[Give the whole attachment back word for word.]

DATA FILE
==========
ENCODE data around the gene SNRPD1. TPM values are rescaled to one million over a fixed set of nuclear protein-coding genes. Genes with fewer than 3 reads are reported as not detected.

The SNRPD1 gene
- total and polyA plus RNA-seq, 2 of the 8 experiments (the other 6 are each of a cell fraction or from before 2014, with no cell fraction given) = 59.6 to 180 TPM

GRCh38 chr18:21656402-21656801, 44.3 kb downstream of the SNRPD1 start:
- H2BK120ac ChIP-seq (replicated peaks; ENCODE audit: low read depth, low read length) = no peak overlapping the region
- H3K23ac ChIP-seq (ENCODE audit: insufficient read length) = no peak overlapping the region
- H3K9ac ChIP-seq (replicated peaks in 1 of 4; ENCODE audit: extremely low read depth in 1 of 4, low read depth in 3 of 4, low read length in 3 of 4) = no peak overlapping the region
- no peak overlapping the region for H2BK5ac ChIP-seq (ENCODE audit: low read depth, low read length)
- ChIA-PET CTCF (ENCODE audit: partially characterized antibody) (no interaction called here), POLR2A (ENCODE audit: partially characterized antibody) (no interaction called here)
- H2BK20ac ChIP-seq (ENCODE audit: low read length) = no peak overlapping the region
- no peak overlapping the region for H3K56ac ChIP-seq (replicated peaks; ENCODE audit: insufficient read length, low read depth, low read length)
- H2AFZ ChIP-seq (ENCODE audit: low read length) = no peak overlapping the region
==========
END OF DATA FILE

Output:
ENCODE data around the gene SNRPD1. TPM values are rescaled to one million over a fixed set of nuclear protein-coding genes. Genes with fewer than 3 reads are reported as not detected.

The SNRPD1 gene
- total and polyA plus RNA-seq, 2 of the 8 experiments (the other 6 are each of a cell fraction or from before 2014, with no cell fraction given) = 59.6 to 180 TPM

GRCh38 chr18:21656402-21656801, 44.3 kb downstream of the SNRPD1 start:
- H2BK120ac ChIP-seq (replicated peaks; ENCODE audit: low read depth, low read length) = no peak overlapping the region
- H3K23ac ChIP-seq (ENCODE audit: insufficient read length) = no peak overlapping the region
- H3K9ac ChIP-seq (replicated peaks in 1 of 4; ENCODE audit: extremely low read depth in 1 of 4, low read depth in 3 of 4, low read length in 3 of 4) = no peak overlapping the region
- no peak overlapping the region for H2BK5ac ChIP-seq (ENCODE audit: low read depth, low read length)
- ChIA-PET CTCF (ENCODE audit: partially characterized antibody) (no interaction called here), POLR2A (ENCODE audit: partially characterized antibody) (no interaction called here)
- H2BK20ac ChIP-seq (ENCODE audit: low read length) = no peak overlapping the region
- no peak overlapping the region for H3K56ac ChIP-seq (replicated peaks; ENCODE audit: insufficient read length, low read depth, low read length)
- H2AFZ ChIP-seq (ENCODE audit: low read length) = no peak overlapping the region